BMW aspires to become the champion of the circular economy

The concept car unveiled on Monday September 6 by BMW at the Munich Mobility Show (Germany), which will close its doors on Sunday September 12, does not in any way prefigure the style of its next models. Quite the contrary. The very plunging hood and the extreme simplicity of its lines, whose soft shapes evoke a minivan, have little to do with the readily spectacular design of the current range.

The Vision Circular concept, a fully recyclable vehicle planned for 2040, intends to signify the Bavarian manufacturer’s commitment to the circular economy. By 2030, BMW promises to increase the proportion of recycled materials incorporated in its models from 30% to 50%. “We want to become the most sustainable premium brand in the world”, says Oliver Zipse, the group’s president.

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The 10 million all-electric cars the firm plans to manufacture over the next decade are expected to help cut carbon dioxide (CO2) of all new BMWs when they are on the road. However, the leaders of the brand want to carry the effort “Over the entire life cycle of vehicles”, by also looking at their manufacturing conditions. This should make it possible to reduce the overall carbon footprint of future models by 40%.

The BMW range already uses 25% recycled steel and 50% aluminum. In the future, it should be possible to achieve rates of 50% and 80% respectively. For batteries, a percentage of 95% of products “Secondary” is targeted, especially as technological developments should lead to a reduction in the use of cobalt, a metal that is difficult to reuse.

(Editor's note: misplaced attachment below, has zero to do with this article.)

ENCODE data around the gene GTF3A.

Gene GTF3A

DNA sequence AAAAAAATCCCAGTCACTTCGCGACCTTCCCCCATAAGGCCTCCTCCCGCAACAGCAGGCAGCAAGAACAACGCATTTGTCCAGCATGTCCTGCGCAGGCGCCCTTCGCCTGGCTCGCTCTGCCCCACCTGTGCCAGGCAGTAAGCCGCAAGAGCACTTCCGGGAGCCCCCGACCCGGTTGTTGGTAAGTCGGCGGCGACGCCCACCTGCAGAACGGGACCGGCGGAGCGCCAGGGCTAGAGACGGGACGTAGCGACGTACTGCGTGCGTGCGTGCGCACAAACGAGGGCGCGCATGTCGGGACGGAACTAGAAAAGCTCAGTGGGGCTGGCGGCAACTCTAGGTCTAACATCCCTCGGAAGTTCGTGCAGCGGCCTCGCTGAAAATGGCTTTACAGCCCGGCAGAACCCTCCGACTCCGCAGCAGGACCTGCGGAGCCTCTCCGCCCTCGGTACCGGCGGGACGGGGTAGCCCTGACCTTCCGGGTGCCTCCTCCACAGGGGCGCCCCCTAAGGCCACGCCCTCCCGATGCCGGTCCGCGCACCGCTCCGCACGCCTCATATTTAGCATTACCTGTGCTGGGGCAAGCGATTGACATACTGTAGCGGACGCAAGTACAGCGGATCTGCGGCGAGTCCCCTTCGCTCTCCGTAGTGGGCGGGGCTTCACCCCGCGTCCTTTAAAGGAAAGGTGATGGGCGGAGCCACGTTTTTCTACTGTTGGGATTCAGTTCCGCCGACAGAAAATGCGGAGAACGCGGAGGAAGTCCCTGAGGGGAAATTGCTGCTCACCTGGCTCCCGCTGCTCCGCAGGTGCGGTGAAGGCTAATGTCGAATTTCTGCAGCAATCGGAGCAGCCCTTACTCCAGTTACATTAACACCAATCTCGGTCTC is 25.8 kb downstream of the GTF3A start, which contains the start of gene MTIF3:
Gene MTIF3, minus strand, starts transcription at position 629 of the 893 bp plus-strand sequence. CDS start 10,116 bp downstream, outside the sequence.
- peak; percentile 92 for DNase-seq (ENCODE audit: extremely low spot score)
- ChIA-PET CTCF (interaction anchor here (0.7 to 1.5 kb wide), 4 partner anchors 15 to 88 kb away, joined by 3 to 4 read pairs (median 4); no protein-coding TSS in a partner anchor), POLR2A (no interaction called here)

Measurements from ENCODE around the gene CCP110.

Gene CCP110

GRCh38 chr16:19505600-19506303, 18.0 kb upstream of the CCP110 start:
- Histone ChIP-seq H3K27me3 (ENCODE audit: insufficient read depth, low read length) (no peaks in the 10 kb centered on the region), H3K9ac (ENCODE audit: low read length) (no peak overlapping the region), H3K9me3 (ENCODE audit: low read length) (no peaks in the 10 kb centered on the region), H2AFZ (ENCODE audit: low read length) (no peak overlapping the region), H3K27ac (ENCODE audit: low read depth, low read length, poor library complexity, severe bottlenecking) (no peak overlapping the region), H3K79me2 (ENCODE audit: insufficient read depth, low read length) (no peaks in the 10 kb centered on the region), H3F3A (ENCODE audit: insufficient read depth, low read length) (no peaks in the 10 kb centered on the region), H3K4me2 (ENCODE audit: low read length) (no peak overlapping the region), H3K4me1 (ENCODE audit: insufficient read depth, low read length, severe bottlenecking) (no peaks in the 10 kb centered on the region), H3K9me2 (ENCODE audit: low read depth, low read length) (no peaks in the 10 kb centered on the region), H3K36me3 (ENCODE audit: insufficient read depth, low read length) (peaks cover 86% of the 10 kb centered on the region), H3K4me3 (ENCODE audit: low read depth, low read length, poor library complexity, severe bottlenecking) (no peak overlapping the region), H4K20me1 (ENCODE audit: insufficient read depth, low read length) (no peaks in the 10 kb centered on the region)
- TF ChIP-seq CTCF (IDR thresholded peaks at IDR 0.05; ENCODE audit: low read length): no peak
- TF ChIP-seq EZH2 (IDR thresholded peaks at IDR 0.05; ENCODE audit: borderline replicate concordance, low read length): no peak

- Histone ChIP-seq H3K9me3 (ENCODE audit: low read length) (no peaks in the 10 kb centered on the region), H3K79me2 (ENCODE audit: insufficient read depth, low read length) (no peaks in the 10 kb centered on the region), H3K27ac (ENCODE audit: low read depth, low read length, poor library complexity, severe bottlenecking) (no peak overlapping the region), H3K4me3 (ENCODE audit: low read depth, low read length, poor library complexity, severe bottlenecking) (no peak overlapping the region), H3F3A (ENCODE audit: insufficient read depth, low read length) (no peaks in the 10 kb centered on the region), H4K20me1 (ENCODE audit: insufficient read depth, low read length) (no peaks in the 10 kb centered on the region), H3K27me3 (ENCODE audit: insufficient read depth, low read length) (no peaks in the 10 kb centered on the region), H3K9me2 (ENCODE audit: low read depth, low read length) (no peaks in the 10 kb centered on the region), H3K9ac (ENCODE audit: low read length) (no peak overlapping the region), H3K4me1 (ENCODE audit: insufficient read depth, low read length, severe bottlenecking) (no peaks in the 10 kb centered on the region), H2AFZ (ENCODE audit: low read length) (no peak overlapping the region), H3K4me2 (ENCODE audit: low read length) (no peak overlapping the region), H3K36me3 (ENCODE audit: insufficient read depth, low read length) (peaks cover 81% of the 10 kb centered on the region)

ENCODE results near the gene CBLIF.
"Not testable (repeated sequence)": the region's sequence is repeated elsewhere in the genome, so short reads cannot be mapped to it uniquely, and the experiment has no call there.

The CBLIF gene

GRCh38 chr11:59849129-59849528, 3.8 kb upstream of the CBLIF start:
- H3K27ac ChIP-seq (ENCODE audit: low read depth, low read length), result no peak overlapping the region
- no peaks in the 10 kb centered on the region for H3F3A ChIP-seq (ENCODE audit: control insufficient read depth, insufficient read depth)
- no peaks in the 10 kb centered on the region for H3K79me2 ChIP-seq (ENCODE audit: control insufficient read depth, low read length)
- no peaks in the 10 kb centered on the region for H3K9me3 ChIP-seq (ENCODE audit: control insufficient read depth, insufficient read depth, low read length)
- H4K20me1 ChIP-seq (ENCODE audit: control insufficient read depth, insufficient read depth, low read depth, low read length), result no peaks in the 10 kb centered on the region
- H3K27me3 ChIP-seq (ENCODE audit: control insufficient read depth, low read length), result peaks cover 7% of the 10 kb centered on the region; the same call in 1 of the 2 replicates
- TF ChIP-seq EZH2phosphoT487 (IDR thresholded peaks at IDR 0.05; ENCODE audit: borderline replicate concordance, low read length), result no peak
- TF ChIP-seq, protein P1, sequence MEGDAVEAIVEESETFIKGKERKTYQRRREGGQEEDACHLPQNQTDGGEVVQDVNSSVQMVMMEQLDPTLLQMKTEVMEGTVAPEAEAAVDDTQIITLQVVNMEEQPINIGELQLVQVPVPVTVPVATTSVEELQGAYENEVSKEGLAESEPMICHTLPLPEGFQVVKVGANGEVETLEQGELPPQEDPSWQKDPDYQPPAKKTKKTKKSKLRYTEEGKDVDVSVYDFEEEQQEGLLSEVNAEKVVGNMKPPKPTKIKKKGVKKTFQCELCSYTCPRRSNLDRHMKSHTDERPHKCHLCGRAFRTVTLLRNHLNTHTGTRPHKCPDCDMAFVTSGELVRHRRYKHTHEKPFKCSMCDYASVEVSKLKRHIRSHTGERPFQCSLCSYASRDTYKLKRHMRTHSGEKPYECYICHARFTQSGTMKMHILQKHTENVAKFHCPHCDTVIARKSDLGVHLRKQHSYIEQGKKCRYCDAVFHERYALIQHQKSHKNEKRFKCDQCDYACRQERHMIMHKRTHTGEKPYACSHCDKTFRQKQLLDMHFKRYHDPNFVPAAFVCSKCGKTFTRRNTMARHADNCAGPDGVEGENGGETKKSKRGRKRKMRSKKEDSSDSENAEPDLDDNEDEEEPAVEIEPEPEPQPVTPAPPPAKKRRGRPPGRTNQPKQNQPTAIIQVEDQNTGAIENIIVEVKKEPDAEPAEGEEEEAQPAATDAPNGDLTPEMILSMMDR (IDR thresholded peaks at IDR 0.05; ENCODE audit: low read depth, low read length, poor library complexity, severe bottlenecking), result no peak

Growing consumption of energy and raw materials

Recycling these materials also makes it possible to limit by more than half the energy consumption required for their production. As far as plastics are concerned, things are more complex: for the time being, BMW relies on 20% recycled plastics and intends to reach the threshold of 50%.

The commitment to recycling, which is of growing importance in the communication of manufacturers, covers some unspoken. This can be seen as a consequence of the increasing consumption of energy and raw materials imposed upstream by the electrification of vehicles, during their manufacture, due to the presence of batteries. A differential with thermal models which will be more or less compensated by the absence of CO2 issued during the use phase. In addition, environmental organizations frequently stress that this issue overlooks the trend growth in vehicle weight, in particular due to the success of SUVs. Lighter cars would de facto be easier to recycle.

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